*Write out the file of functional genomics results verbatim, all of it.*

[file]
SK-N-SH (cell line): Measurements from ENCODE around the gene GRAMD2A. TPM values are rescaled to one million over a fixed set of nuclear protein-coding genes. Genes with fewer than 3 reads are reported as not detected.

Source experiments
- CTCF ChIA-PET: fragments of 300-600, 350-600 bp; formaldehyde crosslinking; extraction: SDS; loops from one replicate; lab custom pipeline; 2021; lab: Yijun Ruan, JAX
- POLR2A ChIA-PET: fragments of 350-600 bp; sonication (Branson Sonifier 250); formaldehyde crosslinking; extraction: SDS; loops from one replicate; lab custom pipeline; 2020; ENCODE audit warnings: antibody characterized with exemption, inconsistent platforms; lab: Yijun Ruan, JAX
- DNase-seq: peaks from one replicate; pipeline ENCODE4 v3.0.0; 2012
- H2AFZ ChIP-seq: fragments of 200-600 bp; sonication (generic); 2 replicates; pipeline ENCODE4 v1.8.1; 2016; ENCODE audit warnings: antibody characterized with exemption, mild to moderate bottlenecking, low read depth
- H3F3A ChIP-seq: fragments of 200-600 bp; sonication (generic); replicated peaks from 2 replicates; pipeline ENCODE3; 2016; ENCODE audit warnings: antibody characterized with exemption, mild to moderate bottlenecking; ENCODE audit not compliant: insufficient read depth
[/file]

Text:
SK-N-SH (cell line): Measurements from ENCODE around the gene GRAMD2A. TPM values are rescaled to one million over a fixed set of nuclear protein-coding genes. Genes with fewer than 3 reads are reported as not detected.

Source experiments
- CTCF ChIA-PET: fragments of 300-600, 350-600 bp; formaldehyde crosslinking; extraction: SDS; loops from one replicate; lab custom pipeline; 2021; lab: Yijun Ruan, JAX
- POLR2A ChIA-PET: fragments of 350-600 bp; sonication (Branson Sonifier 250); formaldehyde crosslinking; extraction: SDS; loops from one replicate; lab custom pipeline; 2020; ENCODE audit warnings: antibody characterized with exemption, inconsistent platforms; lab: Yijun Ruan, JAX
- DNase-seq: peaks from one replicate; pipeline ENCODE4 v3.0.0; 2012
- H2AFZ ChIP-seq: fragments of 200-600 bp; sonication (generic); 2 replicates; pipeline ENCODE4 v1.8.1; 2016; ENCODE audit warnings: antibody characterized with exemption, mild to moderate bottlenecking, low read depth
- H3F3A ChIP-seq: fragments of 200-600 bp; sonication (generic); replicated peaks from 2 replicates; pipeline ENCODE3; 2016; ENCODE audit warnings: antibody characterized with exemption, mild to moderate bottlenecking; ENCODE audit not compliant: insufficient read depth